The Making Of Donald Trump

By David Cay Johnston

(Melville House, £18.99)

ONE of my favourite remarks about politics calls the profession, if it can be described as such, “showbusiness for ugly people”. Show business is, of course, not the real world. Nor is it all laughs – it is often full of mishap and tragedy and not every performance or performer is to be savoured.

The Pulitzer prize-winning columnist David Cay Johnston maintains that Donald Trump makes, and lives in, his own reality. It may therefore be that this showbusiness analogy is a good way of approaching the bizarre spectacle that is the current US Presidential election, an election which could result in the most powerful elected office in the world being filled by a man who has had – according to Johnston’s introductory chapter – “lifelong entanglements with a major cocaine trafficker, with mobsters and many mob associates, with con artists and swindlers” and who has “been sued thousands of times for refusing to pay employees, vendors and others ... investors have [also] sued him for fraud in a number of different cities”.

In addition, asserts Johnston, Donald Trump’s “most highly refined skill is his ability to deflect or shut down law enforcement investigations ... he [uses] threats of litigation to deter news organisations from looking behind the curtain”.

Johnston, who sometimes comes across as being almost as self-satisfied and assertive as Trump, first started reporting on Trump in Atlantic City in 1988 and the 24 short chapters of the very readable book contain substantial detail regarding Trump’s activities since that time. They also dig into his earlier years and some of his family background. As to the truth of these claims, readers will need to make up their own minds.

When Trump started on the campaign trail for the Republican nomination in June 2015 with an announcement to cheering crowds of young people assembled in the lobby of the Trump Tower in Manhattan (those crowds bulked up, it is now clear, by paid actors), Johnston drew up a list of 21 questions that he thought Trump’s opponents should ask. It is, he notes, to be regretted that virtually none of them were put to the candidate although towards the end of the primaries Marco Rubio raised Trump University (“the best of the best” said Trump although the venture was a disaster which is still the subject of legal actions for fraud) and Ted Cruz asked about Trump’s dealings with the Genovese and Gambino crime families.

The other questions touch on issues as diverse as Trump’s failure to publish his tax returns, his boasts about his own philanthropy, his retention of a casino licence in circumstances in which anyone else would have lost it, his poor record in running a company, his assertions about his own wealth and the withdrawal of support from his nephew’s disabled child because of a dispute about his father’s will.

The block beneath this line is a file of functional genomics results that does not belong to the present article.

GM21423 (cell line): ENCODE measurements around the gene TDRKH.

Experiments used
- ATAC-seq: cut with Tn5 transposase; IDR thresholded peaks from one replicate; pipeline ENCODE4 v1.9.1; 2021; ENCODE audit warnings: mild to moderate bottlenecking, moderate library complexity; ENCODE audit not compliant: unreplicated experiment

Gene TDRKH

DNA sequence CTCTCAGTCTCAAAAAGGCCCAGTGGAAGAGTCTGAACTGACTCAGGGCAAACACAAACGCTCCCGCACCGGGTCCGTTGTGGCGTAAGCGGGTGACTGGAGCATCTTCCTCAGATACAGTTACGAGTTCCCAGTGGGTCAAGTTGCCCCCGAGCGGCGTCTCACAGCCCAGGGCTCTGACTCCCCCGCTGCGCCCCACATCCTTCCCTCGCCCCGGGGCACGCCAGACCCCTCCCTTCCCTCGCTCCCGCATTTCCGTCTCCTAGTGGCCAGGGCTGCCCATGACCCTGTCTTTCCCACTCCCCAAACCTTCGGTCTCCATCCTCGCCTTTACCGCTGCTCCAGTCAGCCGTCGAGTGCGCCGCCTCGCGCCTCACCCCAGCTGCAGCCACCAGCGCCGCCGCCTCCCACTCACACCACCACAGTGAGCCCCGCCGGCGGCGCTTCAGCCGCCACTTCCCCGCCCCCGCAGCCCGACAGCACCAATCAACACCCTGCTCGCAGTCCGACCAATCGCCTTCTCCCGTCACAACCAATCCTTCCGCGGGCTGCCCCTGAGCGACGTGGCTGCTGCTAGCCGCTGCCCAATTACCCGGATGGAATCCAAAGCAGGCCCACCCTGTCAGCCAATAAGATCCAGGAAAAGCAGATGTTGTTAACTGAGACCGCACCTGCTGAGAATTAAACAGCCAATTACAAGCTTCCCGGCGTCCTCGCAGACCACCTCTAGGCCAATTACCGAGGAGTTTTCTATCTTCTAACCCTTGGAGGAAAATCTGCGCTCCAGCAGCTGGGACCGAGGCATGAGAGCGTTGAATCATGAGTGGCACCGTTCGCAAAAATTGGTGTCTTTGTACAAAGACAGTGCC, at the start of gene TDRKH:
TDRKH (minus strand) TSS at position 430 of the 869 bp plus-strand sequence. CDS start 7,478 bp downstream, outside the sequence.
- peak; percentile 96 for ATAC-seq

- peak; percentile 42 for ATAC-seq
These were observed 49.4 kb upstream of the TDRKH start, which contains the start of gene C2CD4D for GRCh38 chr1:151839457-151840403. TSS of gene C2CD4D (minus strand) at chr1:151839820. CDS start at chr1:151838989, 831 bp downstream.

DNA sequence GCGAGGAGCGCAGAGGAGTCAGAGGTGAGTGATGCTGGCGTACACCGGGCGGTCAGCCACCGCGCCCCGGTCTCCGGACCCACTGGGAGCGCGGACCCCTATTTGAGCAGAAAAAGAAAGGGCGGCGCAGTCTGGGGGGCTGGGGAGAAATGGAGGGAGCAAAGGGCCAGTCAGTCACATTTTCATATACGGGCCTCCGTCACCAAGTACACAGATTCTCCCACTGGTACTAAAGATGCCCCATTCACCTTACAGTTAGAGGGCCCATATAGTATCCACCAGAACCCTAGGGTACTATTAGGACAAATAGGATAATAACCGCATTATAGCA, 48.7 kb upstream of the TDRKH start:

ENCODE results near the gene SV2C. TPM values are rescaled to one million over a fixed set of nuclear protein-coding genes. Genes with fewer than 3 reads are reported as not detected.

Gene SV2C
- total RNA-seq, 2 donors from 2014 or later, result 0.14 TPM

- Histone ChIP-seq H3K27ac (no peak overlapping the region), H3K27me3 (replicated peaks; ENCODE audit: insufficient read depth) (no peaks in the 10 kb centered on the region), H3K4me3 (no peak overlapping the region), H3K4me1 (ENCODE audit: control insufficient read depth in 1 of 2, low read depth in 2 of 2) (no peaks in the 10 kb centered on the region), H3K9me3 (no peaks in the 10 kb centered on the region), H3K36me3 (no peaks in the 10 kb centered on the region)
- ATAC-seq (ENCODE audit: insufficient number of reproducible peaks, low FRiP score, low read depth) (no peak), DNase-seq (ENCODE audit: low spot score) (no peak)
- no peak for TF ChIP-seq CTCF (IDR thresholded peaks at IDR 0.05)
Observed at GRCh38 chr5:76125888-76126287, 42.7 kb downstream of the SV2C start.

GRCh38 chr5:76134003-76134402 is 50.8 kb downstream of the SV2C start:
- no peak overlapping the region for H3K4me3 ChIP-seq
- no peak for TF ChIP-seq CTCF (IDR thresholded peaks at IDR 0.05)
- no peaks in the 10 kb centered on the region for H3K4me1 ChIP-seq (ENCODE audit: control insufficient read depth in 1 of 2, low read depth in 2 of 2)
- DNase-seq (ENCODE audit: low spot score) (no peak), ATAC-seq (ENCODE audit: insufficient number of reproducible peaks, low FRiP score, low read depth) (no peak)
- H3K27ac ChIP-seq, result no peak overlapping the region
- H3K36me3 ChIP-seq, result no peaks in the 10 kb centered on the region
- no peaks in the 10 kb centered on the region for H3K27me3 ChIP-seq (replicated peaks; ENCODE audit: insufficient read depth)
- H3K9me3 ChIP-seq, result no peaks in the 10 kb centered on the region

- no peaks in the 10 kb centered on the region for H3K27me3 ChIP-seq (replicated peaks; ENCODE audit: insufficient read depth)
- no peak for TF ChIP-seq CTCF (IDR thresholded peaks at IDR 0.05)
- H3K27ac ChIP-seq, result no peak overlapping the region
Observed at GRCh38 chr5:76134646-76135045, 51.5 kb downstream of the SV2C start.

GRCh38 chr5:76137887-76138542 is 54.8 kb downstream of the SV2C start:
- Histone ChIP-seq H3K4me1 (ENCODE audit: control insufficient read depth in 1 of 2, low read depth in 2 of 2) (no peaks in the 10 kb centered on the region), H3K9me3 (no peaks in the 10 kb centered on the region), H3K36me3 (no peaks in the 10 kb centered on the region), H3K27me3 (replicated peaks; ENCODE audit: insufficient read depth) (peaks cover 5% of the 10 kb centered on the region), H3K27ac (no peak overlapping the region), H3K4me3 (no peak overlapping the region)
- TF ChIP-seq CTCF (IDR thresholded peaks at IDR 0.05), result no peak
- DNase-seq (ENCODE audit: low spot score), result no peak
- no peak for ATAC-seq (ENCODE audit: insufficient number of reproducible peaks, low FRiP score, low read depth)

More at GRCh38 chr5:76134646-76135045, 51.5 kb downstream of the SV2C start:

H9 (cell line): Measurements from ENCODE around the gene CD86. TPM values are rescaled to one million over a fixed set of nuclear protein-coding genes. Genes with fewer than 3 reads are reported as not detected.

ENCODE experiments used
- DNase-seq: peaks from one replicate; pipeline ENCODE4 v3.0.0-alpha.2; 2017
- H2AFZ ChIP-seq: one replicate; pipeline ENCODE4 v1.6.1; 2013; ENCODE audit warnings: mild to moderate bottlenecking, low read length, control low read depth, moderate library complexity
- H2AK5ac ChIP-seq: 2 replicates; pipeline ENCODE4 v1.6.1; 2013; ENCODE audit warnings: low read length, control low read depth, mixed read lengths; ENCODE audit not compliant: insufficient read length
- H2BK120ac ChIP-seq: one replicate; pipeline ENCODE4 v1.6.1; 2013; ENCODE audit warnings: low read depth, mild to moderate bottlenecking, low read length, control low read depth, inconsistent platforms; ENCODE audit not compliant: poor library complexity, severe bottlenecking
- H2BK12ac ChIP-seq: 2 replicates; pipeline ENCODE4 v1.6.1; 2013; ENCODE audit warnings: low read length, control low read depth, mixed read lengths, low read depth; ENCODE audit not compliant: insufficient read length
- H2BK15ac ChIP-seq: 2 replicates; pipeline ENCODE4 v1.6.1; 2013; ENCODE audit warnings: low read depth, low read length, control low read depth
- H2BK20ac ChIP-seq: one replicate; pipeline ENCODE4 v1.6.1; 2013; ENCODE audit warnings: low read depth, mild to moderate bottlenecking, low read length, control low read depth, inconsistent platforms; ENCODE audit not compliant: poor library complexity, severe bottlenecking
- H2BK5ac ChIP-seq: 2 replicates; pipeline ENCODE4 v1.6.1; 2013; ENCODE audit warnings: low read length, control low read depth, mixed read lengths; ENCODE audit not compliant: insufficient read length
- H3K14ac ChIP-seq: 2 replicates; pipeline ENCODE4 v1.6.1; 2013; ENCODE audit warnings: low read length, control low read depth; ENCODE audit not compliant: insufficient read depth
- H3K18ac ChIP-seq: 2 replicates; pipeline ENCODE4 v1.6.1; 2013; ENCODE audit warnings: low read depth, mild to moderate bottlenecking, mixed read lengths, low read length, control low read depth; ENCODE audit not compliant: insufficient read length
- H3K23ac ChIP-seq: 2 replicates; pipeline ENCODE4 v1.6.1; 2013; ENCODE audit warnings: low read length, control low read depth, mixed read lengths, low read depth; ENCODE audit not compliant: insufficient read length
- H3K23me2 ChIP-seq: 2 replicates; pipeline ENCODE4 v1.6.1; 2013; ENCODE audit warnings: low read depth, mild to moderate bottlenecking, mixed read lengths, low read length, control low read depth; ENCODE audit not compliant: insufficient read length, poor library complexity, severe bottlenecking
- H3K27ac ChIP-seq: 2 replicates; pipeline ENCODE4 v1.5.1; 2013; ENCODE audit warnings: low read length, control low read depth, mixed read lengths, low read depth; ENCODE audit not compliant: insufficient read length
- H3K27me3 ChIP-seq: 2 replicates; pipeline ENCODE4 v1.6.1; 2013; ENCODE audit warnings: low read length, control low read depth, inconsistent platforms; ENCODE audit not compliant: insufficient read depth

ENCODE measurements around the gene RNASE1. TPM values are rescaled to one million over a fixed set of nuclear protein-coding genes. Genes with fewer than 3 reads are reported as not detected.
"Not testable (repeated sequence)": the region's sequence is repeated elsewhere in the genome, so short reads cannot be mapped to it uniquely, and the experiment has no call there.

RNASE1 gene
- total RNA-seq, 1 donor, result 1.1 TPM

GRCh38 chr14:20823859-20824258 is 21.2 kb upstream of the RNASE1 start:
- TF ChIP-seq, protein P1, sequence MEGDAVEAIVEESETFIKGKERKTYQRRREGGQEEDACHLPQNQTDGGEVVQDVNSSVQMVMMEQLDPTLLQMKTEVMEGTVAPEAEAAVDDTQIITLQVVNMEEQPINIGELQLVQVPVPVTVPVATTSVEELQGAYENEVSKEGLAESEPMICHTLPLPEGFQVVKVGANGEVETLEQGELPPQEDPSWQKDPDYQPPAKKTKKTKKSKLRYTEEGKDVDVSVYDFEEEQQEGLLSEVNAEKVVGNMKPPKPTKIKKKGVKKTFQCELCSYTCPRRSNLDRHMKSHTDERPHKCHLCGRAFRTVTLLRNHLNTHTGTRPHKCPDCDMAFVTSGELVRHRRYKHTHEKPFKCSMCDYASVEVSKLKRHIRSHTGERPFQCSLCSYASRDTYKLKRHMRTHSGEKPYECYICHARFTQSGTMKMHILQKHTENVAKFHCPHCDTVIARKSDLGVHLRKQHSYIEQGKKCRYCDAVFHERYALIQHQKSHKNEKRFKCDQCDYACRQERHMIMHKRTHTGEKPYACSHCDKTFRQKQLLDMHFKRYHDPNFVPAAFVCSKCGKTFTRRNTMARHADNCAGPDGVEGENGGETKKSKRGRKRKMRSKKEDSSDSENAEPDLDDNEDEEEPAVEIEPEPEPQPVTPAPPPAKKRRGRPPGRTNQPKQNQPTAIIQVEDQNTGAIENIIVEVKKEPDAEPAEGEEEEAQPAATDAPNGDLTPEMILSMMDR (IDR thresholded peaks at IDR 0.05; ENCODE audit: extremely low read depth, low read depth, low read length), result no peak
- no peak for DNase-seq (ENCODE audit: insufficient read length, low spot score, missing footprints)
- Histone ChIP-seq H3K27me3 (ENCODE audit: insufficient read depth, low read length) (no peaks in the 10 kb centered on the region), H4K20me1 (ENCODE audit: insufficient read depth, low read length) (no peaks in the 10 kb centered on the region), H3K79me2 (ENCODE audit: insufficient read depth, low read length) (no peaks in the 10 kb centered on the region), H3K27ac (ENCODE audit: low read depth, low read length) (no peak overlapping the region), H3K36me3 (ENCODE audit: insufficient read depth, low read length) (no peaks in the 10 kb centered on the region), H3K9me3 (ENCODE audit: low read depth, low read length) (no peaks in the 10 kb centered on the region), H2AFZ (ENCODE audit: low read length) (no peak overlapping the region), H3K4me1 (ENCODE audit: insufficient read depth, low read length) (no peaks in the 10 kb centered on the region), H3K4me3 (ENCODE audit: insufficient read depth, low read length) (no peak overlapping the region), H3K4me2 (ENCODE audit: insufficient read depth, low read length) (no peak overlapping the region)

Johnston is also clear about Trump’s use of legal action – even with no prospect of success – to silence criticism but also to “always get even”, which is achieved by ensuring that you “hit back harder than you were hit”. These unpleasant (and decidedly un-Christian) lifelong strategies of Trump’s are allied to highly skilled media techniques. For example Johnston maintains that Trump has “studied conventions of journalists and displays more genius at exploiting them to his advantage than anyone else I have known”. Trump’s manipulation of individuals is also scrutinised by Johnston, including allegations regarding the use of political campaign donations to smooth away legal and regulatory problems.

This type of Reservoir Dogs politics as showbusiness makes our activities seem like Mary Poppins. In Scotland, such a vast accumulation of damaging baggage over many years would make an individual unelectable yet Trump is no stranger to politics, having suggested himself back in 1988 (quite seriously) as the best running mate for George Bush. In 2000 he ran on the Reform Party ticket, claiming that he would make a profit by so doing – something he is now achieving, given that US campaign law demands he rents to himself at full value his plane, his helicopter and his offices while he is the candidate.

He tried to get the Republican nomination again in 2012 though Johnston maintains this was merely to strengthen his negotiating hand with NBC over a new series of Celebrity Apprentice.

In 2016, things are different. This time he is serious, not least because his television career looked as if it was coming to an end and he could not bear the thought of being fired himself. So to validate his own reality – his own image of himself as the greatest in everything – he decided to take the highest prize in the country.

Trump’s most used insult (though he has a complete lectionary of abuse as has been seen as the campaign has progressed) is “loser”. What Donald wants, he says, Donald gets. So we may be witnessing, in Eliot’s definition of tragedy, something that was funny and then is no longer funny. For Trump could win.

Inauguration, unlike baptism, does not wash away sins nor confer wisdom. If even a 10th of David Cay Johnston’s stories are true, then Trump is morally, intellectually, culturally, economically, legally and politically unfit for office of any sort. No wonder so much of the world is shaking its head but also holding its breath.